« on: June 21, 2008, 04:42:31 PM »
GLOUCESTER, Mass. -- A pact made by a group of teens to get pregnant and raise their babies together is at least partly behind a sudden spike in pregnancies at Gloucester High School, school officials said.
Principal Joseph Sullivan told Time magazine in a story published Wednesday that the girls confessed to making the pact after the school began investigating a rise in pregnancies. At least 17 girls at the school are pregnant. Normally, there are about four pregnancies a year at the school.
Sullivan told Time that nearly half of the expecting students, none older than age 16, were involved. Sullivan said students were coming to the school clinic multiple times to get pregnancy tests, and "seemed more upset when they weren't pregnant than when they were."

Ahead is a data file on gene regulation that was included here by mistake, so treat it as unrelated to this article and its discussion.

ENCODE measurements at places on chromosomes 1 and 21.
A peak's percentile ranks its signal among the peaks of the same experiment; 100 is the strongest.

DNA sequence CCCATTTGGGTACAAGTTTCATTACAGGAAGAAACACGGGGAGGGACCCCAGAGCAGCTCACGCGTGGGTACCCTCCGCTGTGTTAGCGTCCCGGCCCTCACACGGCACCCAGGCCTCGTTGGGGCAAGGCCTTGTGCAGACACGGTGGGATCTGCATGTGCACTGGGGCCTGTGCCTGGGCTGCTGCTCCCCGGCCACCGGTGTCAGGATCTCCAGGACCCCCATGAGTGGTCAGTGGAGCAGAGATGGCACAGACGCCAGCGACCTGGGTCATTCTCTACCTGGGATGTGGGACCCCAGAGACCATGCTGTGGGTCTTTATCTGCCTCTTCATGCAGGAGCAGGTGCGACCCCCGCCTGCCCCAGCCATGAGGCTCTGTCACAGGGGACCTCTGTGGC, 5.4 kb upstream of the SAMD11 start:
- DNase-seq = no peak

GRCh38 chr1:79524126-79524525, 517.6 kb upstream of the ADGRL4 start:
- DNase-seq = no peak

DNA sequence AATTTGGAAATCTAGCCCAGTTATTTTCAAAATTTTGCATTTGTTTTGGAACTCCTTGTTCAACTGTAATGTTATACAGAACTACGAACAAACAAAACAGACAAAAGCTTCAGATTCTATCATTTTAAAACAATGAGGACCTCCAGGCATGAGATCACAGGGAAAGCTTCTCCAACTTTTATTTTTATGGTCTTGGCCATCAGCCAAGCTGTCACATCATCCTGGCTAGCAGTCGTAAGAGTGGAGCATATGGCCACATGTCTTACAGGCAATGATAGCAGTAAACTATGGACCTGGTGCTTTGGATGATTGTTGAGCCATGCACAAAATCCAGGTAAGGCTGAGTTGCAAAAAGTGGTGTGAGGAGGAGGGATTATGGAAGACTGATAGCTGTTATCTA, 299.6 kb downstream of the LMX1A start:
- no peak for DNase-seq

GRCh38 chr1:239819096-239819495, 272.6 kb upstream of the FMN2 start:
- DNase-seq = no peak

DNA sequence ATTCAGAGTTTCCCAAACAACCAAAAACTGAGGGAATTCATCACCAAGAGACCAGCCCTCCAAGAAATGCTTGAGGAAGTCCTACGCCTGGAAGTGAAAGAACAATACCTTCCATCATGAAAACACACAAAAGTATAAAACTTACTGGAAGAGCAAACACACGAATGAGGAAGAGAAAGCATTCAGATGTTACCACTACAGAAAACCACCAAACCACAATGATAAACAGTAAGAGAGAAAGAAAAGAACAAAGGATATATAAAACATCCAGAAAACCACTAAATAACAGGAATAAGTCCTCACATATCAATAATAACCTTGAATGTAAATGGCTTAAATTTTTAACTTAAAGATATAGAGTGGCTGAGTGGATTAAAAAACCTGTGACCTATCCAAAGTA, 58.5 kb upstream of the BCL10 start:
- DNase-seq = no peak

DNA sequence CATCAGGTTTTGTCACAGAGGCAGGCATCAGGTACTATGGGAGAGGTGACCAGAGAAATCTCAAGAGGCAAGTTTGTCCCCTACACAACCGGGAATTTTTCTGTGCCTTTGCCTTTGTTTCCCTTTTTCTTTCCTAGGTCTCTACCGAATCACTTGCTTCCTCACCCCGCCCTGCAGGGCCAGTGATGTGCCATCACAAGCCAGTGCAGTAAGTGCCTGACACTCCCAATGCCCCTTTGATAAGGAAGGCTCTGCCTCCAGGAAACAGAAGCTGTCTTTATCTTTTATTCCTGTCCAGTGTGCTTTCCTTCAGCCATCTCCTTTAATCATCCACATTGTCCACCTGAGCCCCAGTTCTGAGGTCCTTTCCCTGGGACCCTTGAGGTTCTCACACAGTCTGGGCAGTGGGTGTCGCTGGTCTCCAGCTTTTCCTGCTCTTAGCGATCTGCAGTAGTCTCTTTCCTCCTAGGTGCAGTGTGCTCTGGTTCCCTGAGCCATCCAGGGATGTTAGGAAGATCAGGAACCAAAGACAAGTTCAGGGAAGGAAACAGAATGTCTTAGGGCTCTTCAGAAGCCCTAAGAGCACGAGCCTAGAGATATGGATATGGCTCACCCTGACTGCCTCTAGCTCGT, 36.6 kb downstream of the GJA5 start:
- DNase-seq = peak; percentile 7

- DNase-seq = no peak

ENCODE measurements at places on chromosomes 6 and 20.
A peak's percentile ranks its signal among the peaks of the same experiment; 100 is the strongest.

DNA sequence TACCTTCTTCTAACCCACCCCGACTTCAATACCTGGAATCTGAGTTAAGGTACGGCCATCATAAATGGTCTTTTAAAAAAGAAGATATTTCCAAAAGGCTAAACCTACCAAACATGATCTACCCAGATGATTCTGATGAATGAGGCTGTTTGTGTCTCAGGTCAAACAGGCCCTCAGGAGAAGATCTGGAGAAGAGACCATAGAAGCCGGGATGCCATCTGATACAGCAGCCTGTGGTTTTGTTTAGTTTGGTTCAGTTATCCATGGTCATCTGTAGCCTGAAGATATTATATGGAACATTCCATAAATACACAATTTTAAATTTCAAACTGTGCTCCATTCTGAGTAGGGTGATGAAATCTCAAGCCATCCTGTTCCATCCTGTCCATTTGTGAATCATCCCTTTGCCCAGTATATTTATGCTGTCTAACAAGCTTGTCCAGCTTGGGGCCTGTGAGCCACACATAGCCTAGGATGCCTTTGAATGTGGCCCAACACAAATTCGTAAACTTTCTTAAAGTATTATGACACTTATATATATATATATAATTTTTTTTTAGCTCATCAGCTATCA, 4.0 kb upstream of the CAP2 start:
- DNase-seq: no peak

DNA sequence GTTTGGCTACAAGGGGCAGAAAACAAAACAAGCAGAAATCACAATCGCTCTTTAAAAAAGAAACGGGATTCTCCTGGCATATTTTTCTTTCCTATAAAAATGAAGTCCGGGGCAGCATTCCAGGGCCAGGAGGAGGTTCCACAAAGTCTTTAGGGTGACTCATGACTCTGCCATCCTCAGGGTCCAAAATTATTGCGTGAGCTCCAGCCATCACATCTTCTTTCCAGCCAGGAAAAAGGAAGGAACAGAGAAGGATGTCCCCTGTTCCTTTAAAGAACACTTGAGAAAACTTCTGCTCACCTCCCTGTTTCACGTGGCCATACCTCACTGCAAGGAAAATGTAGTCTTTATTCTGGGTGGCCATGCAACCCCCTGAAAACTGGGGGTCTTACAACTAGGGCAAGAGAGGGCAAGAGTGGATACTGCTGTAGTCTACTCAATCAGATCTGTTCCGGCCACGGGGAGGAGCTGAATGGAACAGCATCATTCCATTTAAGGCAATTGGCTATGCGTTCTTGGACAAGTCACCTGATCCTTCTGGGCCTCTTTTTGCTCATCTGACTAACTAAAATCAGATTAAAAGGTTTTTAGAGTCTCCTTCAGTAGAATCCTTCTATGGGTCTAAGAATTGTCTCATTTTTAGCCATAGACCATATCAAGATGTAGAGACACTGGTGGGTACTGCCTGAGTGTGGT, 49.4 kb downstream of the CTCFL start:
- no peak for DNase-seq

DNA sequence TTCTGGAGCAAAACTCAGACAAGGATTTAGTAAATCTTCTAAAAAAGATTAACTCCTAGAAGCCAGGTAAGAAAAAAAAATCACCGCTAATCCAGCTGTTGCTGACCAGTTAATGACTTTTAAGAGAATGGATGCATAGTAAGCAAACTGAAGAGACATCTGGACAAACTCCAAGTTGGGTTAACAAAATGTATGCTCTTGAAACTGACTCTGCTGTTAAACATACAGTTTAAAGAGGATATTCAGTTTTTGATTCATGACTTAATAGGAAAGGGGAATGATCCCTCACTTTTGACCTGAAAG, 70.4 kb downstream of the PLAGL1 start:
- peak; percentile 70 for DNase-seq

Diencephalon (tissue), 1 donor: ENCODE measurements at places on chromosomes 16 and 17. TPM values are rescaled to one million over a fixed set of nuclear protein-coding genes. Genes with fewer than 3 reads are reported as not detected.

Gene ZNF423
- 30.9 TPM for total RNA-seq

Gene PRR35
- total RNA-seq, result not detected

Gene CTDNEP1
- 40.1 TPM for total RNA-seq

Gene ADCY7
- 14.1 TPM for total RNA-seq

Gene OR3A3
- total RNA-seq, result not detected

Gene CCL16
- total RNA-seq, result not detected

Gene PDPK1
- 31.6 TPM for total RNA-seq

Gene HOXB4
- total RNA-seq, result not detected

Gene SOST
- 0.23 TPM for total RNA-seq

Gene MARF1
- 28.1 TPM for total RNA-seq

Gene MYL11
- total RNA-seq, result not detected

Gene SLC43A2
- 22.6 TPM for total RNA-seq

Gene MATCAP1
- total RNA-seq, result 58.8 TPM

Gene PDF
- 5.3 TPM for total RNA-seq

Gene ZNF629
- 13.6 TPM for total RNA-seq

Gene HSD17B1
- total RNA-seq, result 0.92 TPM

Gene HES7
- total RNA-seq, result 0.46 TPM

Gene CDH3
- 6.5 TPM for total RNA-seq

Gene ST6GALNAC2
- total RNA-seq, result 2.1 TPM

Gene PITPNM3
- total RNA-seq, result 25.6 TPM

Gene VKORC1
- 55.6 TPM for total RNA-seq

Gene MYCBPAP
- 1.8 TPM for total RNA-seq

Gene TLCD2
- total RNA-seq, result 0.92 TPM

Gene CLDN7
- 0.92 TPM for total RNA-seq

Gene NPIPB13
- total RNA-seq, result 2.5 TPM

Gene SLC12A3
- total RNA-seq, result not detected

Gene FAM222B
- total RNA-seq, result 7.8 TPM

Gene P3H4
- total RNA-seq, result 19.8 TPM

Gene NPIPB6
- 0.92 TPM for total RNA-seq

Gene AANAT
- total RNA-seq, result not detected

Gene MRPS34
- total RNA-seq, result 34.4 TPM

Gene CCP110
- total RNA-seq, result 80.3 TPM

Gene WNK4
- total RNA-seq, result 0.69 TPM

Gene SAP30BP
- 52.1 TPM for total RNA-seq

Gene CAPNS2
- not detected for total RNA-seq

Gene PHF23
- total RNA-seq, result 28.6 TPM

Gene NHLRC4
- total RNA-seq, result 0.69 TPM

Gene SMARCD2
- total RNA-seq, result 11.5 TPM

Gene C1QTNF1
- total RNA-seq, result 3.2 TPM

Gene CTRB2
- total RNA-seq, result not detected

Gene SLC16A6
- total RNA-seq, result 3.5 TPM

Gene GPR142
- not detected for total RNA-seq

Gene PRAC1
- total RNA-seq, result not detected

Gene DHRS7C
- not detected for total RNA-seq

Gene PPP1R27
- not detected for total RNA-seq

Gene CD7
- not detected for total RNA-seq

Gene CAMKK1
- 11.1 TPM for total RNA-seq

Some of the girls reacted to the news they were pregnant with high fives and plans for baby showers, Sullivan said. One of the fathers "is a 24-year-old homeless guy," Sullivan told the magazine.
Christen Callahan, a former Gloucester High School student who had a child when she was 15, said on NBC's "Today" show that some of the girls would ask her about her own pregnancy.
But she said she had no firsthand knowledge of a pact among the girls to get pregnant. "They were just kind of like curious about it, they never actually came out and said it," Callahan said.
The first reports of the students' apparent plan to get pregnant were in the Gloucester Daily Times in March, when Sullivan said students were reporting that the girls were getting pregnant on purpose.
Last month, two officials at the high school health center resigned to protest resistance from the local hospital to the confidential distribution of contraceptives. The hospital administers state money that funds the clinic.